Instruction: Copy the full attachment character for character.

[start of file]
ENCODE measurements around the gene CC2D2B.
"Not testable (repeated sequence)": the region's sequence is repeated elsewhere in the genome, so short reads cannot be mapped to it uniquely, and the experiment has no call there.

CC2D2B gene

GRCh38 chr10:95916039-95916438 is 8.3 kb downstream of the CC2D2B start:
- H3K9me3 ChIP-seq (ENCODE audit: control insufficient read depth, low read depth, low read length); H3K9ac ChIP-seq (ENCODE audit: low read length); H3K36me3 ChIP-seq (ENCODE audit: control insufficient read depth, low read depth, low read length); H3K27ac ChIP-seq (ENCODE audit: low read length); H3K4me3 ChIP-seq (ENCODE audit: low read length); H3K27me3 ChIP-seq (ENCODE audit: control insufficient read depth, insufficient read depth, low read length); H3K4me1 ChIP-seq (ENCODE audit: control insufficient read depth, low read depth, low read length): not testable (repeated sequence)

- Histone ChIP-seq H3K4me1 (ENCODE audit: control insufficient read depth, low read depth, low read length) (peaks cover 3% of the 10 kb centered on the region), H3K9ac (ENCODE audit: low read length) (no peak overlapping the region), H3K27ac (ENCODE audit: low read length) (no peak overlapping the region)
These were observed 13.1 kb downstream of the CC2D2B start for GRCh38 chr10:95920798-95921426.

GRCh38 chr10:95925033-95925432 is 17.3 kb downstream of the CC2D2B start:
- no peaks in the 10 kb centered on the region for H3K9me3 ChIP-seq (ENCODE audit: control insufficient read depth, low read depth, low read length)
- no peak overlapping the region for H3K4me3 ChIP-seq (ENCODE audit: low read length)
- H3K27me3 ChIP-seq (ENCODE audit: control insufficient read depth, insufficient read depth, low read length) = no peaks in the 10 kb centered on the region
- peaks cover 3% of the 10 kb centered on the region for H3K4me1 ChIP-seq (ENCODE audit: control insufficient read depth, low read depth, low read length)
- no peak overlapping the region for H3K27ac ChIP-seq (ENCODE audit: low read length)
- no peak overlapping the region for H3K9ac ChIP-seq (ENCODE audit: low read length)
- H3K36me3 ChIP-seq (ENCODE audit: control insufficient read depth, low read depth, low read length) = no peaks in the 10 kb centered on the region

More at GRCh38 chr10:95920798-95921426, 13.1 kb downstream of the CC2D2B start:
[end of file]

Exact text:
ENCODE measurements around the gene CC2D2B.
"Not testable (repeated sequence)": the region's sequence is repeated elsewhere in the genome, so short reads cannot be mapped to it uniquely, and the experiment has no call there.

CC2D2B gene

GRCh38 chr10:95916039-95916438 is 8.3 kb downstream of the CC2D2B start:
- H3K9me3 ChIP-seq (ENCODE audit: control insufficient read depth, low read depth, low read length); H3K9ac ChIP-seq (ENCODE audit: low read length); H3K36me3 ChIP-seq (ENCODE audit: control insufficient read depth, low read depth, low read length); H3K27ac ChIP-seq (ENCODE audit: low read length); H3K4me3 ChIP-seq (ENCODE audit: low read length); H3K27me3 ChIP-seq (ENCODE audit: control insufficient read depth, insufficient read depth, low read length); H3K4me1 ChIP-seq (ENCODE audit: control insufficient read depth, low read depth, low read length): not testable (repeated sequence)

- Histone ChIP-seq H3K4me1 (ENCODE audit: control insufficient read depth, low read depth, low read length) (peaks cover 3% of the 10 kb centered on the region), H3K9ac (ENCODE audit: low read length) (no peak overlapping the region), H3K27ac (ENCODE audit: low read length) (no peak overlapping the region)
These were observed 13.1 kb downstream of the CC2D2B start for GRCh38 chr10:95920798-95921426.

GRCh38 chr10:95925033-95925432 is 17.3 kb downstream of the CC2D2B start:
- no peaks in the 10 kb centered on the region for H3K9me3 ChIP-seq (ENCODE audit: control insufficient read depth, low read depth, low read length)
- no peak overlapping the region for H3K4me3 ChIP-seq (ENCODE audit: low read length)
- H3K27me3 ChIP-seq (ENCODE audit: control insufficient read depth, insufficient read depth, low read length) = no peaks in the 10 kb centered on the region
- peaks cover 3% of the 10 kb centered on the region for H3K4me1 ChIP-seq (ENCODE audit: control insufficient read depth, low read depth, low read length)
- no peak overlapping the region for H3K27ac ChIP-seq (ENCODE audit: low read length)
- no peak overlapping the region for H3K9ac ChIP-seq (ENCODE audit: low read length)
- H3K36me3 ChIP-seq (ENCODE audit: control insufficient read depth, low read depth, low read length) = no peaks in the 10 kb centered on the region

More at GRCh38 chr10:95920798-95921426, 13.1 kb downstream of the CC2D2B start: